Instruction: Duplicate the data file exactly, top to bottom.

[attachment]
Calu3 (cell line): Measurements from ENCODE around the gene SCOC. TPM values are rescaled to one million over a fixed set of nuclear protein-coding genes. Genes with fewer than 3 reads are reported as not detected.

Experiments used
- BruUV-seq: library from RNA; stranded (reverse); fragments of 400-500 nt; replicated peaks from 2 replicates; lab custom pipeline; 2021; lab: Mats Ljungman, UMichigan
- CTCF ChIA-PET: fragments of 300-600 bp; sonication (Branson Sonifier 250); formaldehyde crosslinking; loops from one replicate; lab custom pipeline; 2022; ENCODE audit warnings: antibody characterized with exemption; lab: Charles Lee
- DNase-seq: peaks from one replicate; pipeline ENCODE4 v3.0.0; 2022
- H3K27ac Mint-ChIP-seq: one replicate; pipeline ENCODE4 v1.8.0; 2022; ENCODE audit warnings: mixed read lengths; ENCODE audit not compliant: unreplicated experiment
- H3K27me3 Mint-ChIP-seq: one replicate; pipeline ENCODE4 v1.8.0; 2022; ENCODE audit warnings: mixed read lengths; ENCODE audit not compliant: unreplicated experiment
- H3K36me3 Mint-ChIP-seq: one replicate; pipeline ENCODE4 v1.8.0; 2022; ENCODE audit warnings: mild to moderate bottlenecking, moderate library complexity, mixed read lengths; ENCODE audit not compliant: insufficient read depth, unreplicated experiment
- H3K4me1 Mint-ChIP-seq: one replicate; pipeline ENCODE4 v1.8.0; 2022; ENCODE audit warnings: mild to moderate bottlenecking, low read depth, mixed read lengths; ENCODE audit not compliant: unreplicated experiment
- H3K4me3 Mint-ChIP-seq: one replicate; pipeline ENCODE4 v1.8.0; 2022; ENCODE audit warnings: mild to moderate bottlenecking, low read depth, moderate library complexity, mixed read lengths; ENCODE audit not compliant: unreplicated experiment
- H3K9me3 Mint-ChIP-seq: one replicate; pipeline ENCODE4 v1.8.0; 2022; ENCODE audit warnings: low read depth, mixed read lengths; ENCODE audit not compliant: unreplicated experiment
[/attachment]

Calu3 (cell line): Measurements from ENCODE around the gene SCOC. TPM values are rescaled to one million over a fixed set of nuclear protein-coding genes. Genes with fewer than 3 reads are reported as not detected.

Experiments used
- BruUV-seq: library from RNA; stranded (reverse); fragments of 400-500 nt; replicated peaks from 2 replicates; lab custom pipeline; 2021; lab: Mats Ljungman, UMichigan
- CTCF ChIA-PET: fragments of 300-600 bp; sonication (Branson Sonifier 250); formaldehyde crosslinking; loops from one replicate; lab custom pipeline; 2022; ENCODE audit warnings: antibody characterized with exemption; lab: Charles Lee
- DNase-seq: peaks from one replicate; pipeline ENCODE4 v3.0.0; 2022
- H3K27ac Mint-ChIP-seq: one replicate; pipeline ENCODE4 v1.8.0; 2022; ENCODE audit warnings: mixed read lengths; ENCODE audit not compliant: unreplicated experiment
- H3K27me3 Mint-ChIP-seq: one replicate; pipeline ENCODE4 v1.8.0; 2022; ENCODE audit warnings: mixed read lengths; ENCODE audit not compliant: unreplicated experiment
- H3K36me3 Mint-ChIP-seq: one replicate; pipeline ENCODE4 v1.8.0; 2022; ENCODE audit warnings: mild to moderate bottlenecking, moderate library complexity, mixed read lengths; ENCODE audit not compliant: insufficient read depth, unreplicated experiment
- H3K4me1 Mint-ChIP-seq: one replicate; pipeline ENCODE4 v1.8.0; 2022; ENCODE audit warnings: mild to moderate bottlenecking, low read depth, mixed read lengths; ENCODE audit not compliant: unreplicated experiment
- H3K4me3 Mint-ChIP-seq: one replicate; pipeline ENCODE4 v1.8.0; 2022; ENCODE audit warnings: mild to moderate bottlenecking, low read depth, moderate library complexity, mixed read lengths; ENCODE audit not compliant: unreplicated experiment
- H3K9me3 Mint-ChIP-seq: one replicate; pipeline ENCODE4 v1.8.0; 2022; ENCODE audit warnings: low read depth, mixed read lengths; ENCODE audit not compliant: unreplicated experiment